Brits were scandalised last week to hear the tale of Roger Bannister and his family being charged 64 euros for 4 ice-creams in Rome!
Of course they should have checked the prices beforehand: didn’t they realise you will always pay over the odds at tourist hot-spots?
Doesn’t everyone know that cafes in Italy may double or even triple prices for sitting at a table? (That’s the reason why all the locals crowd round the bar, rather than taking a seat with a view outside.)
But we’ve all been there to some degree, whether because we’re too polite to query the price, or because we lack the vocabulary or presence of mind to challenge the transaction.
I felt a sense of shame walking away from a fruttivendola at an open-air market to discover that I had paid around 20 euros for what seemed to be a cherry tomato & a handful of grapes.
When you’re fumbling with unfamiliar currency, trying to work out the exchange rate in your head and recovering from the ordeal of putting your basic Italian skills to the test, it’s hard to avoid falling victim to unscrupulous locals!
Has this happened to you too? Or worse? And how do you protect yourself against being ripped off when visiting tourist areas in Italy?
I’d love to hear your tips on how to avoid being left with a bad taste left in your mouth the next time you buy an ice-cream in Rome. Please leave a comment and share your experiences!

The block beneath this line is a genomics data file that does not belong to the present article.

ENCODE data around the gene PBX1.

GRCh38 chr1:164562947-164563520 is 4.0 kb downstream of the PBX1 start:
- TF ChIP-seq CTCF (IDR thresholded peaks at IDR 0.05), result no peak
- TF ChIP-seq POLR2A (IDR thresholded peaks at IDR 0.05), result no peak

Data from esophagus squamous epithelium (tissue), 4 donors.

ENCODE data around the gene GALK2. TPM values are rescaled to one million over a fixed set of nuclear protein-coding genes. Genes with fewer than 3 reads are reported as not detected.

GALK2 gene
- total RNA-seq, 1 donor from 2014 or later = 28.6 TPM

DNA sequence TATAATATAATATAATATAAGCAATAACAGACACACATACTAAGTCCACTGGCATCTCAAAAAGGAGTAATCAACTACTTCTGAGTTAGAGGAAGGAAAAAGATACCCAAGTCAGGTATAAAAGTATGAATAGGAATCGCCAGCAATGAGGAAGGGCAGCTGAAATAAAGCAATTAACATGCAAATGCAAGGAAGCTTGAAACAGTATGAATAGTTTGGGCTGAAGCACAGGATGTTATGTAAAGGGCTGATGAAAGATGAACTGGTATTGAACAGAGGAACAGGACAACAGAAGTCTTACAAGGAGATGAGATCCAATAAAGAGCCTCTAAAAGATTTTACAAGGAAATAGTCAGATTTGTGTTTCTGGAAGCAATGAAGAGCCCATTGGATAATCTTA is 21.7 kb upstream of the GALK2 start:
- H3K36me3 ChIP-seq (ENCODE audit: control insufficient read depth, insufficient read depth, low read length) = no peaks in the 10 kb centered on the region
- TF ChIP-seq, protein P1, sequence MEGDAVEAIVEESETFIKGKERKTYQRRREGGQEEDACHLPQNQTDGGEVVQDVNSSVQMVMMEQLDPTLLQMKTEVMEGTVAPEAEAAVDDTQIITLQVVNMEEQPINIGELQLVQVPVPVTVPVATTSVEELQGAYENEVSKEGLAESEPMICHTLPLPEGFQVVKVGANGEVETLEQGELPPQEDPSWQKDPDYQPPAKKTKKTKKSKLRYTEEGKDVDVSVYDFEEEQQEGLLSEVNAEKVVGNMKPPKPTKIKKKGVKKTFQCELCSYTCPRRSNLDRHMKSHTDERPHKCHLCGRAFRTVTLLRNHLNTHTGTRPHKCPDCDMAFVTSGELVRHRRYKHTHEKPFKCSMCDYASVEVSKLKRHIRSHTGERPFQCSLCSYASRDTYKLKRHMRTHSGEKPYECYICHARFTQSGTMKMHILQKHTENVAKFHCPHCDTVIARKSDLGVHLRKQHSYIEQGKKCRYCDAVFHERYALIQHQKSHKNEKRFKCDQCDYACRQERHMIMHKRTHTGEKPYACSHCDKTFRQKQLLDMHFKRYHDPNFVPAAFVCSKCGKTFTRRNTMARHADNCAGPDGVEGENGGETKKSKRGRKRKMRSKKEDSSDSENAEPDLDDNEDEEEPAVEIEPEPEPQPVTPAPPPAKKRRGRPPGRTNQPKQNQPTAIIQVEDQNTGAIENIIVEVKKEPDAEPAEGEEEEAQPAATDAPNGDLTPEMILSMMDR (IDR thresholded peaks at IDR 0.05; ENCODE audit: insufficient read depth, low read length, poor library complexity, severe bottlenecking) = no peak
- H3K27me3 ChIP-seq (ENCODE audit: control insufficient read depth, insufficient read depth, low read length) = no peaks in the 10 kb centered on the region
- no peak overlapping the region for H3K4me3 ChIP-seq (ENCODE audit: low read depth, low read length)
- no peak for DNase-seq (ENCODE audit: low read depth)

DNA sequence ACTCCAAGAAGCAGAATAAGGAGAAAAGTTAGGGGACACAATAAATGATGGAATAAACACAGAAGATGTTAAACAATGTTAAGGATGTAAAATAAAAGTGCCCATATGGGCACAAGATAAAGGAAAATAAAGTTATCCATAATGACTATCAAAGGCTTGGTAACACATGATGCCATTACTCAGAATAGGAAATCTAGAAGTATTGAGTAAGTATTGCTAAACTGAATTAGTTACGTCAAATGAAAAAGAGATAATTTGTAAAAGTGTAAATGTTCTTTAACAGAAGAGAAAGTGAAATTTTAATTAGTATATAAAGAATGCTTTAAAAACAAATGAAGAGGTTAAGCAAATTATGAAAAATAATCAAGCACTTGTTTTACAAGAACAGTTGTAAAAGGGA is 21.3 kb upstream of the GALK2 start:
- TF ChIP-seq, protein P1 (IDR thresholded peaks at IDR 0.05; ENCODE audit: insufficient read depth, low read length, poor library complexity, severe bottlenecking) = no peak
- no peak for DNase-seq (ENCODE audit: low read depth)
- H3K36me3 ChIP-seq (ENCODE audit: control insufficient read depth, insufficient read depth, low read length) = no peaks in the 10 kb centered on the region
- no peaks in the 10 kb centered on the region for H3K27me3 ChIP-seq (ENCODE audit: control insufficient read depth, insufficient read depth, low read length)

P.S. Just a quick reminder about the launch offer on Italian Workout! A2, currently €9.99 instead of €19.99, but only for another week or so..
Prashant Donekal says
Yeah, it happens. Once I paid 4.50 euro for a can of coke right in front of the Colosseo, and I only bought the coke to be able to use the bathroom. What a shame! Another time I was in Barcelona with a mate and we got charged Euro 19.00 for 2 pizzetti.
Sarah Ellis says
It can really take the shine of your holiday when it happens, can’t it Prashant? What I want is to be able to think of something to say on the spur of the moment, rather than walk away and feel angry afterwards!
Sarah Ellis says
It’s Sarah, newbie member. Due to a technical oversight this article should have been attributed to me. Obviously Daniel is too canny and too experienced an Englishman abroad to have been fleeced by a market stall-holder! That’s my life as a bumbling tourist 🙂 I’d love to know some stock phrases that I can pack away in my mental suitcase though for future trips if anyone has any? Something along the lines of the Cockney “what?! You’re ‘aving a laugh!” would be great.